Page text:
Energy Department, Contractor Faulted for Handling of Whistleblowers

“I don’t think anyone wants to be a whistleblower,” said Sen. Claire McCaskill, D-Mo., “I don’t think anyone wants to be a whistleblower,” said Sen. Claire McCaskill, D-Mo., Susan Walsh/AP

Testimony from fired self-described whistleblowers combined with senators’ skepticism on Tuesday put the Energy Department on the defensive for its handling of safety concerns raised at its Hanford, Wash. nuclear waste cleanup project.

Because of ongoing litigation and disagreements over whether two ex-contractor employees have proven whistleblower status, Sen. Claire McCaskill, D-Mo., took their testimony in the form of an “unofficial” roundtable discussion before convening an official hearing at which Energy officials declined to be seated alongside representatives of the major engineering companies that fired the safety specialists who had raised concerns.

“I don’t think anyone wants to be a whistleblower,” said McCaskill, who chairs the contracting subcommittee of the Homeland Security and Governmental Affairs Committee. “Reporting your colleagues, who may be your friends, for actions that look like waste, fraud, abuse or a danger to others, isn’t an easy decision for most people. But the job that whistleblowers do is tremendously important and valuable. That’s why, when courageous men and women feel compelled to speak out, we do not want to silence them.”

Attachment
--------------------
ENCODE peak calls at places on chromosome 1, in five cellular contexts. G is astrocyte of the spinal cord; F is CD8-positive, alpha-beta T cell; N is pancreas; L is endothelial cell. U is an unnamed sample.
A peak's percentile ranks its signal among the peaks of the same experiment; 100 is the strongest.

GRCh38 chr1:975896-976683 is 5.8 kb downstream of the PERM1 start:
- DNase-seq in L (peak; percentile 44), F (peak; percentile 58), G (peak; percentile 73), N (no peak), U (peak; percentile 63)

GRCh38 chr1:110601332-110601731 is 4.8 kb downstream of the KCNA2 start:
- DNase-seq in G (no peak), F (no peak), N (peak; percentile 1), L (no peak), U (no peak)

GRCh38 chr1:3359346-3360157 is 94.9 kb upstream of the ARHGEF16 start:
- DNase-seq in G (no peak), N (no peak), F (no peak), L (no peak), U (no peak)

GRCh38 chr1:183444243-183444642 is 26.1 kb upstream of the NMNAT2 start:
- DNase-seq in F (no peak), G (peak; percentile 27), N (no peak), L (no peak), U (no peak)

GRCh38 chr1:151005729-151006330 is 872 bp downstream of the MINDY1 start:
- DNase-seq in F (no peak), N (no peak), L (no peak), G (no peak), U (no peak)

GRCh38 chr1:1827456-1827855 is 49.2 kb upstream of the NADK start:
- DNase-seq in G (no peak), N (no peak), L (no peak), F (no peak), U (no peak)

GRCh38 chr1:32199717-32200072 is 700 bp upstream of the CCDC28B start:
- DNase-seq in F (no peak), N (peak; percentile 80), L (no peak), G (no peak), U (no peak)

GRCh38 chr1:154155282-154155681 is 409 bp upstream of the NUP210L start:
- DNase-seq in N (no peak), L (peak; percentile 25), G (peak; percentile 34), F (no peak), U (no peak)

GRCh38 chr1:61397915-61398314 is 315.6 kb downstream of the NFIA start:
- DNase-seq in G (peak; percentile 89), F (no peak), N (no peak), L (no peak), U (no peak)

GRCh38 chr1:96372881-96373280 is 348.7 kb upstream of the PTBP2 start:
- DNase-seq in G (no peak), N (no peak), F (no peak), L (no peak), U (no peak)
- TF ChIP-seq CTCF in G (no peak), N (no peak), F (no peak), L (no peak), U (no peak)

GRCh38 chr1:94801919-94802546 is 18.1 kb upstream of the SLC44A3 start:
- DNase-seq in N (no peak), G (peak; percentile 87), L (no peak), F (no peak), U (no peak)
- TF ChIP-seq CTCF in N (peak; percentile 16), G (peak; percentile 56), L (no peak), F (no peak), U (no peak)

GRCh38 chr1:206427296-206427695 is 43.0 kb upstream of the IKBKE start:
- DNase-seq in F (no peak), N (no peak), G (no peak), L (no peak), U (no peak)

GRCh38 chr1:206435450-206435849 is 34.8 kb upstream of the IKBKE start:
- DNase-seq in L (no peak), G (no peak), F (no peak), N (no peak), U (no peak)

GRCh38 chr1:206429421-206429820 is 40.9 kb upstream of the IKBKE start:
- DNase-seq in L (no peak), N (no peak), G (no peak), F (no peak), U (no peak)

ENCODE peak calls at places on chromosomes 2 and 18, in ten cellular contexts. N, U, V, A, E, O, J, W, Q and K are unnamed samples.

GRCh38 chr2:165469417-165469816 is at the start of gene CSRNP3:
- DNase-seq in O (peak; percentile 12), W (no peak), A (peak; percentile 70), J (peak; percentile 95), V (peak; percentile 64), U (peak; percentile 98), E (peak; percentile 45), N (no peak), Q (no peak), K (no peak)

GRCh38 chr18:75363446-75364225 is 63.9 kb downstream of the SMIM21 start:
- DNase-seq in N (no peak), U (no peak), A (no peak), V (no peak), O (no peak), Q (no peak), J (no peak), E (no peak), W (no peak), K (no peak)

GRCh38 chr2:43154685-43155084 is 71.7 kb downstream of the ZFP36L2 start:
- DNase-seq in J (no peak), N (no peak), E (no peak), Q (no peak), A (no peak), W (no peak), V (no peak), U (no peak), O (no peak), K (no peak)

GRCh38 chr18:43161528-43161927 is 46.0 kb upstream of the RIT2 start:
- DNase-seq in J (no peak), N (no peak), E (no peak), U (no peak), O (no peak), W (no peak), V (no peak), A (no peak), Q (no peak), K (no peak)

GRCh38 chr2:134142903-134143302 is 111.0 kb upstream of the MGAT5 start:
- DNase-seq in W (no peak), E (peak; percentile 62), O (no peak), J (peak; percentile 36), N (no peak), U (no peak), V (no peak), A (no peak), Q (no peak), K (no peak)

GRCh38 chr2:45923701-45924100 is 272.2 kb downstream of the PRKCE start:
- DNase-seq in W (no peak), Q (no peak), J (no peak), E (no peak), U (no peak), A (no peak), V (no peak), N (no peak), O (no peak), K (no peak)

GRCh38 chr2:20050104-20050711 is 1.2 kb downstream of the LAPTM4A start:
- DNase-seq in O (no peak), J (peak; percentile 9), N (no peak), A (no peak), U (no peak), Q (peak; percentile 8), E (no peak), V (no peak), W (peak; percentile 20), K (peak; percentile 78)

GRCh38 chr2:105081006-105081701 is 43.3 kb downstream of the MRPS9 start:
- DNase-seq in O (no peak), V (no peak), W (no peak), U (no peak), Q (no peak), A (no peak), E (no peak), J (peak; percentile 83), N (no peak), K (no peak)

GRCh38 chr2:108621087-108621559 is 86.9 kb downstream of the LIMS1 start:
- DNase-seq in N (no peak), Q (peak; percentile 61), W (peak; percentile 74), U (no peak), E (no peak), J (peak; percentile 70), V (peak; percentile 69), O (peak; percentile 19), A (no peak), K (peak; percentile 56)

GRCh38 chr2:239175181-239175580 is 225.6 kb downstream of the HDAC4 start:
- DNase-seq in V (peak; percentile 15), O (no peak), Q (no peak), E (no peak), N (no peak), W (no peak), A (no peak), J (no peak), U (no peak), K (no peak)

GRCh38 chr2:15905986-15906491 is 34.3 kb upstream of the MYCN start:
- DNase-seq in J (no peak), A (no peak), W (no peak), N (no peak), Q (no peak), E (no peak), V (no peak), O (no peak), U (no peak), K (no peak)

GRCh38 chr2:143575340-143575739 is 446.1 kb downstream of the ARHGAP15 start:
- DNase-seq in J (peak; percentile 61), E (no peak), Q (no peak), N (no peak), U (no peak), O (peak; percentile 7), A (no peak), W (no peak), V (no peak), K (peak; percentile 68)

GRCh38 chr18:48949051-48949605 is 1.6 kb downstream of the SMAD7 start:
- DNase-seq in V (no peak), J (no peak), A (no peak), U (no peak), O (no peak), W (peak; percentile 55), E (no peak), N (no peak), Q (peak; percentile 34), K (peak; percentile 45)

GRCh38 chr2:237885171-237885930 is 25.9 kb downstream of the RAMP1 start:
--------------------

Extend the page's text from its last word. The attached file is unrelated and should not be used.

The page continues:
The two safety experts, Donna Busche, the former manager of environmental and nuclear safety for San Francisco-based URS Corp, and nuclear engineer Mark Tamosaitis were both terminated by URS after they jointly questioned the company’s long-term process for containing radioactive leaks from World War II-era legacy storage tanks and creating a new process for converting them to glass for safe and permanent storage.

Busche said that she had enjoyed accolades in her performance reviews going back to 2009 until, “miraculously, URS found performance problems -- like I don’t get along with colleagues,” right after she teamed up Tamosaitis and produced 56 questions pointing to risks in the mixing process for handling dangerous waste that includes hydrogen and plutonium, which could explode and incapacitate the Hanford plant. She was fired in February. “We had no forum to raise our concerns other than to adjudicate it in court for six or seven years,” she said.

Tamosaitis said he was told as early as 2006 by his URS managers not to raise safety concerns. “Those issues stood in the way of Bechtel [the prime contractor] winning their award,” he said. “Whether the project is going forward, backward, or standing still, they’re going to get their funds.” He was fired in October only weeks after Energy Secretary Ernest Moniz in September released a staffwide memo calling for a culture that encourages honest whistleblowers. And, added, URS withheld his severance pay until he agreed to sign a statement granting them immunity, a move he likened to “extortion.”